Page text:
The most extensive discussion of pride and humility comes in Lewis’s chapter, “The Great Sin,” in Mere Christianity. Though everyone is guilty of pride, almost no one will admit to it. People will admit to being bad –tempered, a coward or struggling with girls or drink, but seldom pride. Pride has been called the utmost evil. “It was through Pride that the devil became the devil: Pride leads to every other vice: it is the complete anti-God state of mind.”
Lewis goes on to say that if you want a test by which to know how proud you are, “ask yourself, ‘How much do I dislike it when other people snub me, or refuse to take any notice of me, or shove their oar in, or patronize me, or show off.’”
It is comparison that makes you proud. It is not necessarily pride to think that you are rich, clever, or good-looking. But it is pride to boast in being richer, cleverer, or better looking than others. Pride might make a man try to take another man’s girlfriend not because he wants her but to show himself better than the other man. Pride is never satisfied, but always demands more.
Pride is a major obstacle to knowing God. Lewis says:
As long as you are proud you cannot know God. A proud man is always looking down on things and people: and, of course, as long as you are looking down, you cannot see something that is above you.
Later, he says, “ . . . pride is spiritual cancer: it eats up the very possibility of love, or contentment, or even common sense.”
Lewis is careful to point out a few things that are often confused with pride, but are not pride. First, pleasure in being praised is not pride, for Christ will say to some, “Well done thou good and faithful servant,” and it is not wrong to feel pleased when He says it. When a child gets good grades, it is not wrong to praise him or her or wrong for them to be pleased with the compliment. In fact, the prouder the person, the less they care what others think, as if their opinion mattered.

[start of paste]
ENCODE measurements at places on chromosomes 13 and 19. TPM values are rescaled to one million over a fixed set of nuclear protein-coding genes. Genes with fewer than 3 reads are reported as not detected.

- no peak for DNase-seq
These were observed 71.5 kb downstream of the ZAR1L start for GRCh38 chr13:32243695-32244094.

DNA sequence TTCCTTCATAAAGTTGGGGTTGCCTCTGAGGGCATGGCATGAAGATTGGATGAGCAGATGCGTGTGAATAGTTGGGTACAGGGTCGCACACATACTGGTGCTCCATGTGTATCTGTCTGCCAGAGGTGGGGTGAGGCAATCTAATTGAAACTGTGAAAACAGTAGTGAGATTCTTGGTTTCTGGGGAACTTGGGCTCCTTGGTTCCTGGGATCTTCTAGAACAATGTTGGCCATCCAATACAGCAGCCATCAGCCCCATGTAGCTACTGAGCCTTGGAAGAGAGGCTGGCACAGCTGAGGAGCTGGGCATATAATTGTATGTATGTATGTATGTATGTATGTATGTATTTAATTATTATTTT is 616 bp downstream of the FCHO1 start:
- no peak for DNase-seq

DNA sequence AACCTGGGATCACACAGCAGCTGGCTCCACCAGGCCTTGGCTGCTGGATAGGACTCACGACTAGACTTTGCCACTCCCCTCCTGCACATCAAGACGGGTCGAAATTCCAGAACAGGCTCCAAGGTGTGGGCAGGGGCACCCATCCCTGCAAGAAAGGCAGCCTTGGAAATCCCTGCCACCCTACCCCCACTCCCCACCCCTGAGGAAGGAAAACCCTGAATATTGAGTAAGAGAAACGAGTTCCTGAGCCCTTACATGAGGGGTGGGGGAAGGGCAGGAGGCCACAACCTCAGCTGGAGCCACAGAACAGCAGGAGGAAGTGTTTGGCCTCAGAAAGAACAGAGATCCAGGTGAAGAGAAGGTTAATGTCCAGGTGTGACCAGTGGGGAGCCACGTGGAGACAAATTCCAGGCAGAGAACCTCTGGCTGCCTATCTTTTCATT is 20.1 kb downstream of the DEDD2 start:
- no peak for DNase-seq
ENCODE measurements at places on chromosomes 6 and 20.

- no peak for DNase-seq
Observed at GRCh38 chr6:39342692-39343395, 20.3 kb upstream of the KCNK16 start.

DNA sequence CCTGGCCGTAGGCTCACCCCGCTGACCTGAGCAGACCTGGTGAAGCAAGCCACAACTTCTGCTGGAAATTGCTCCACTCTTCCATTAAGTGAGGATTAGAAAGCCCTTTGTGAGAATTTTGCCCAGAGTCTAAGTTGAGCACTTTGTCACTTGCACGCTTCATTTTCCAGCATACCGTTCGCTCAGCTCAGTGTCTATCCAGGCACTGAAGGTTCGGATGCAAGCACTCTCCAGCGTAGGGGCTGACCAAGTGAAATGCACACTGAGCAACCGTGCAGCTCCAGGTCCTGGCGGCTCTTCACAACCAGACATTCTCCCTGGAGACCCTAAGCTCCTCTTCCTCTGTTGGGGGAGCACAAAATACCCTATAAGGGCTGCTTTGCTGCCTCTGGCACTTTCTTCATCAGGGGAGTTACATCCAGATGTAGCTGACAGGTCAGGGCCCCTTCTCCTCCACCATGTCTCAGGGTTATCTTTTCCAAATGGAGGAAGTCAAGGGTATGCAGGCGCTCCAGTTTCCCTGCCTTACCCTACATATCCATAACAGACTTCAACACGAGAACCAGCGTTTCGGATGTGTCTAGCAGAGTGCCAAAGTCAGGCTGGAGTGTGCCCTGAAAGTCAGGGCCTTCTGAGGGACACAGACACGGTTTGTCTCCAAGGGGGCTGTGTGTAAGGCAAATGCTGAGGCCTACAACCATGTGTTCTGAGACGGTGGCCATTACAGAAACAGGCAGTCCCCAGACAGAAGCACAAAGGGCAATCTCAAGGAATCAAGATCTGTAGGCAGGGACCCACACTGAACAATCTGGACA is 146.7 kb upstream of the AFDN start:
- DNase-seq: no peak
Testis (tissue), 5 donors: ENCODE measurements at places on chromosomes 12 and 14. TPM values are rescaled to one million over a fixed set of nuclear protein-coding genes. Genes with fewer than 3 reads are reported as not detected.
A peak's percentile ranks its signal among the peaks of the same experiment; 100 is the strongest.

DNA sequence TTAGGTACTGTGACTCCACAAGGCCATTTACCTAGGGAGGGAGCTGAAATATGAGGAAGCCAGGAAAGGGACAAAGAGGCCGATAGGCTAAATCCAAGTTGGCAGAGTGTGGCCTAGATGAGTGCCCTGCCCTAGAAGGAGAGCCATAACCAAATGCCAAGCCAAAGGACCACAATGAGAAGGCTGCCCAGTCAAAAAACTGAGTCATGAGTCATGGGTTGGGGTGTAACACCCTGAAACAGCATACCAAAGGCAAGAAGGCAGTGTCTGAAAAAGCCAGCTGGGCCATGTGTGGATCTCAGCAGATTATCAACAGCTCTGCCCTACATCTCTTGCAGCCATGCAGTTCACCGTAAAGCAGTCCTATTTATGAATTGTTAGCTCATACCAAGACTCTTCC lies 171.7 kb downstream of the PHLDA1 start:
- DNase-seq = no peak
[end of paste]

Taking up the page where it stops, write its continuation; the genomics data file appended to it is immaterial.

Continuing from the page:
Second, it is not wrong for a father to be “proud” of his son, or of his father, or of his school, etc. In this case, proud might mean having a “warm-hearted admiration for.” This is not a sin. But if a father started bragging about his school as if his attendance there made him better than others, that would be a problem. Lewis says, “To love and admire anything outside yourself is to take one step away from utter spiritual ruin; though we shall not be well so long as we love and admire anything more than we love and admire God.”
Third, the reason God forbids pride is because He wants you to know Him. To know God means to put off our airs and be who we really are.
Fourth, it is easy to miss-characterize humility and to think that we have to look dejected and forlorn. Lewis says:
Do not imagine that if you meet a really humble man he will be what most people call “humble” nowadays: he will not be a sort of greasy, swarmy person, who is always telling you that, of course, he is nobody. Probably all you will think about him is that he seems a cheerful, intelligent chap who took a real interest in what you said to him. If you do dislike him it will be because you feel a little envious of anyone who seems to enjoy life so easily. He will not be thinking about humility: he will not be thinking about himself at all.
The first step in acquiring humility is to realize that you are proud. Until you realize this, nothing can be done about it. “If you think you are not conceited, it means you are very conceited indeed.”
C.S. Lewis writes so well about our struggles because he was so honest about his own. He had many people around him who could keep him from getting a big head – the Inklings (J.R.R. Tolkien, et al.), Warren (his brother), Mrs. Moore (who was constantly critical), Joy (his wife, who had a very strong character), as well as many critics, academically and otherwise. Lewis was very reluctant to call himself humble, perhaps because he was so aware of his own pride.
Connection Points is the teaching ministry of Randy Newman, Senior Teaching Fellow for Apologetics and Evangelism at C.S. Lewis Institute. This blog explores the links between the Christian faith and all of life and encourages exploration of common ground between Christians and those with other beliefs. This content can also be found at